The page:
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September 21, 2003

ARTICLE: For the love of Iraqi Children

         By Karamatullah K. Ghori
 

   

Human suffering has inspired artists and creative humans throughout the recorded history of man on this planet. Jesus Christ's agony on the cross loomed like a colossus over centuries of Renaissance paintings in Europe. All other themes were simply dwarfed by it. In our own Islamic and South Asian literature, the epic struggle of Hussain, the Holy Prophet's (PBUH) grandson at the battle Of Kerbala and his persecution have churned out mountains of erudite contributions in both prose and poetry. 

Human suffering at a collective level has had its own poignancy for artists and literati and world literature is redolent with epic sagas of misery and pain in which children figure as the most unwitting victims. The 20th century was especially notorious for inflicting untold misery and suffering on children. These hapless victims of human greed and an insatiable appetite for aggrandizement have dotted the canvas of our living memory from Africa to Europe, Asia to South America. 

But, perhaps, no other children in the burgeoning ranks of man-made tragedies have suffered as much as the children of Iraq. Thirteen years of history's most punishing sanctions against the whole mass of Iraq's 24 million people undoubtedly took the heaviest toll on the children of that blighted land. Close to a million of them perished in that unremitting and tortuous spell of sanctions. 

The UN agencies, like UNICEF and WHO, estimated that out of more than half of the Iraqi children under five suffered from chronic malnutrition, one third never made it past their fifth birthday. Bedraggled children scrounging for scraps of food at garbage dumps was a common sight in Iraqi cities. Their nightmare is far from over under an equally punishing and oppressive US military occupation of Iraq. 

All this litany of woes, suffering and misery came to the fore in the splendid isolation of affluence in Winnipeg, Canada, in August. Parvin Shere, a woman of Indo-Pakistani provenance, launched a two-CD pack, which she has christened as Kirchiyan - shards or fragments of a grated, haunted and obsessed heart. It contains a number of her poems focused on the suffering of humanity at large and of the Iraqi children in particular. She has rendered in lilting melody, in her own voice, many of those poems. The background music is hers too. Ahmed Faraz, Amjad Islam Amjad and this scribe, in his right as a poet, have provided an insight into Parvin's poetic propensities and her vision of a humanist. The CDs are dedicated to the children of Iraq. 

Parvin has been living for 30 years in somnolent Winnipeg, Manitoba, in the lap of Canada's prairie land. She looks like any other housewife whose hands are always full with chores of life's daily grind. She has raised three children and has a doting husband, a Mathematics professor, Waris Shere. There is, outwardly, nothing in her that should entangle itself with the tragedy of Iraq and the penury of its oppressed people.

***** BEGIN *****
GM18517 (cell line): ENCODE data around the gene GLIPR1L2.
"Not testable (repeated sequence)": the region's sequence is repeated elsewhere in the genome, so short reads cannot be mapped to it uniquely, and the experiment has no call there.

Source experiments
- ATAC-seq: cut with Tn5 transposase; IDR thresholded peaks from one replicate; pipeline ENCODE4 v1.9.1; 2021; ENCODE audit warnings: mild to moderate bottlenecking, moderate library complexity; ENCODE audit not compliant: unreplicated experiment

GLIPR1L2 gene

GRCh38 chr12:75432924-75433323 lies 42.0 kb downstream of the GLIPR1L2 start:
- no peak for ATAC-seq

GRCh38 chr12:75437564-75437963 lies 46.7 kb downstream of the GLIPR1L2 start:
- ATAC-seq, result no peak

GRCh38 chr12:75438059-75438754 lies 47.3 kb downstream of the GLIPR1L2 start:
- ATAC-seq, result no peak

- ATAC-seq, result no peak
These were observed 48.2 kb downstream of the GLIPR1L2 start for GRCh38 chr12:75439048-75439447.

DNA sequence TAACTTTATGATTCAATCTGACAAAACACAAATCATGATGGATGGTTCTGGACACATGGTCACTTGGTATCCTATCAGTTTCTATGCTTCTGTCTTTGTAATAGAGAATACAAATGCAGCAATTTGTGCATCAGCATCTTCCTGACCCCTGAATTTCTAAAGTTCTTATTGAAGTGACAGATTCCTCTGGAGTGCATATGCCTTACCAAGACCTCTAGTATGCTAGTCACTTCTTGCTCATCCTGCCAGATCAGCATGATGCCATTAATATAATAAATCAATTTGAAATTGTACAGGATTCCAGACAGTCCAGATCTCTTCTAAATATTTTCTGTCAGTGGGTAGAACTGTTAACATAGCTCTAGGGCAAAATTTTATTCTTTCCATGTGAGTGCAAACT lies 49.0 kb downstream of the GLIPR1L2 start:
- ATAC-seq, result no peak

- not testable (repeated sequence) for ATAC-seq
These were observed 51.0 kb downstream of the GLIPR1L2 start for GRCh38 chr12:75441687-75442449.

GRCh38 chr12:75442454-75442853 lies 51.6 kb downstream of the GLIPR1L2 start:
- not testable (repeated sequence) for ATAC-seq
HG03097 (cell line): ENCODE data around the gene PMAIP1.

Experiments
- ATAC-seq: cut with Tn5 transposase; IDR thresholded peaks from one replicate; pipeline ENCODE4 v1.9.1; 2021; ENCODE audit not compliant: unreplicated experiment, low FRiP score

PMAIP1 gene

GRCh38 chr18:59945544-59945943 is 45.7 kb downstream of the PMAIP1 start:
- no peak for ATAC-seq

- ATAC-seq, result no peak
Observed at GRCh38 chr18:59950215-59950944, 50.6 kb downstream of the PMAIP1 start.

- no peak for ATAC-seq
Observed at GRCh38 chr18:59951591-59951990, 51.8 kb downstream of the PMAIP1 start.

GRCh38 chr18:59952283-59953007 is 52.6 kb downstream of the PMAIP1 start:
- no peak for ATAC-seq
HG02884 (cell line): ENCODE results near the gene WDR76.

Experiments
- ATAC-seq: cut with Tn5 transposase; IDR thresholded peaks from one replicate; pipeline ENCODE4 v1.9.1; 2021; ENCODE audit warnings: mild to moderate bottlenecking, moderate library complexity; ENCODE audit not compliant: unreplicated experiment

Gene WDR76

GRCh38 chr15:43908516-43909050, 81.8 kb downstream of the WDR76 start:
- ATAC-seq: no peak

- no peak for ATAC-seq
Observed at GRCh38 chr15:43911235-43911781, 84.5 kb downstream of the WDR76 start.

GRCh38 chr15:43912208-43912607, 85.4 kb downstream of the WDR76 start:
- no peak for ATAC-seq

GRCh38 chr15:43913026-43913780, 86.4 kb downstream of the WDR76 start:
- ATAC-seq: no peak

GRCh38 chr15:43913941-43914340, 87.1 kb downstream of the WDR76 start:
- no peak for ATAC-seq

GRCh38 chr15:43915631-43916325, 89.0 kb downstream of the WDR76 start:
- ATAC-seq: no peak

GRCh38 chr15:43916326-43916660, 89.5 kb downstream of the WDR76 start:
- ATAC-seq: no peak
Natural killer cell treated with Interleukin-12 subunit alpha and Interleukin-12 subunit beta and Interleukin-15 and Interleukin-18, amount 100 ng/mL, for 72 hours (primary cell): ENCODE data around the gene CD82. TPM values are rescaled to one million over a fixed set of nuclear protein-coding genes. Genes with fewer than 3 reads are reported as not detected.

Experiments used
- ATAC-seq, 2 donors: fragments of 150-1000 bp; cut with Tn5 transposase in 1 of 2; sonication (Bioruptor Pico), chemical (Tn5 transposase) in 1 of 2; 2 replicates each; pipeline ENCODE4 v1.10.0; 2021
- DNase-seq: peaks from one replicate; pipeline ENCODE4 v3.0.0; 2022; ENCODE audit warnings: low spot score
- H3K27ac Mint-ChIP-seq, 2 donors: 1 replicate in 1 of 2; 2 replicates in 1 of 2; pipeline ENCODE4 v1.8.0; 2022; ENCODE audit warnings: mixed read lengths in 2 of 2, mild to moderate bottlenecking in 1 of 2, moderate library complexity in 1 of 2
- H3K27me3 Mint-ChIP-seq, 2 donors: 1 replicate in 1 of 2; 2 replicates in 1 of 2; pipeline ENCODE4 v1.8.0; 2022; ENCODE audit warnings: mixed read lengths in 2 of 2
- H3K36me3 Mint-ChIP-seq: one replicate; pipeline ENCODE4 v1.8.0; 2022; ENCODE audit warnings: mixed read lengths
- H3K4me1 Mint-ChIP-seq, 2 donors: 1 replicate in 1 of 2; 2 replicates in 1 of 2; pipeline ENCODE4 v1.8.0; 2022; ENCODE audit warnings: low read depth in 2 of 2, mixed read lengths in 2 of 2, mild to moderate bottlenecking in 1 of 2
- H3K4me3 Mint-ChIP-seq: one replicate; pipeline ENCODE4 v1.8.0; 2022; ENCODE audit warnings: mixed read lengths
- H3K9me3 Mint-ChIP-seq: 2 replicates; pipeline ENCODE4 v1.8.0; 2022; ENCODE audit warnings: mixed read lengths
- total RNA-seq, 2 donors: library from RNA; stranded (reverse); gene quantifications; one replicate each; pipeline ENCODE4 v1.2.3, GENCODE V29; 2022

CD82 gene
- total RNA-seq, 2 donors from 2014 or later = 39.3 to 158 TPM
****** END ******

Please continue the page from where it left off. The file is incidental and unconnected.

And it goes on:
But Parvin Shere is not an ordinary woman. She is an artist of many dimensions and a very accomplished person. A versatile painter who mostly paints nature and whose works are on permanent display in the provincial Art Gallery of Manitoba, Parvin has carved a niche for herself in the art circles other adopted province. But Parvin is more than just a painter. She plays several musical instruments with effortless ease, writes short stories and composes poetry in two languages. She is a well-rounded artiste who has the heart of a poet, the eyes of a painter and the hands of a musician, to quote Ahmad Faraz. These are but rare qualities, especially amongst women from our part of the world. 

Parvin's sensitive soul was touched deeply by the suffering she saw on the streets of South Asia during her regular visits home. Modem technology and cyber highways brought her face to face with the nightmare of suffering in Iraq, particularly that of its emaciated children. The unremitting spectre of wholesale death and destruction wrought on the hapless children of Iraq grated her soul and lanced the sensitive heart of the artiste in her. She cried out in agony: 

Why Have death's long shadows blanketed
Dreamless cities with their bleak and gloomy facades;
Why must the heaven behave like a mute and silenced witness?
Will man's galling mendacity
Remain forever his only legacy?

But Parvin refused to become just another bleeding heart. She decided to put her money, literally, where her mouth, or heart, was. She resolved to take her own one-woman battle to the heart of the issue that left her haunted and restless. She took a conscious decision to do something truly constructive and tangible for the unheard victims of a rapacious power's imperial lust. 

All the sale proceeds of the CDs will be donated for the welfare of Iraqi children through UNICEF. At the launch of Kirchiyan the Iraqi sufferings came alive as speakers described the situation there. Since I had been Pakistan's Ambassador based in Baghdad in 1996-99 and had been witness to the sufferings of the Iraqis, I was invited to speak. Evelyn Guindon, Excutive Director of UNICEF for the Prairie Region of Canada, and Dr. John J. Stapleton, Rector of St John's College of the University of Manitoba were the other speakers. The launch sufficiently inspired the audience to rise to me occasion and buy more than a hundred sets of Kirchiyan on the spot. 

Parvin's initiative proves the point that with grit and determination even the weak can challenge the gods of wrath and expose their mendacity in all its maddening dimensions. The voiceless Iraqi children have a champion of their rights in her. 

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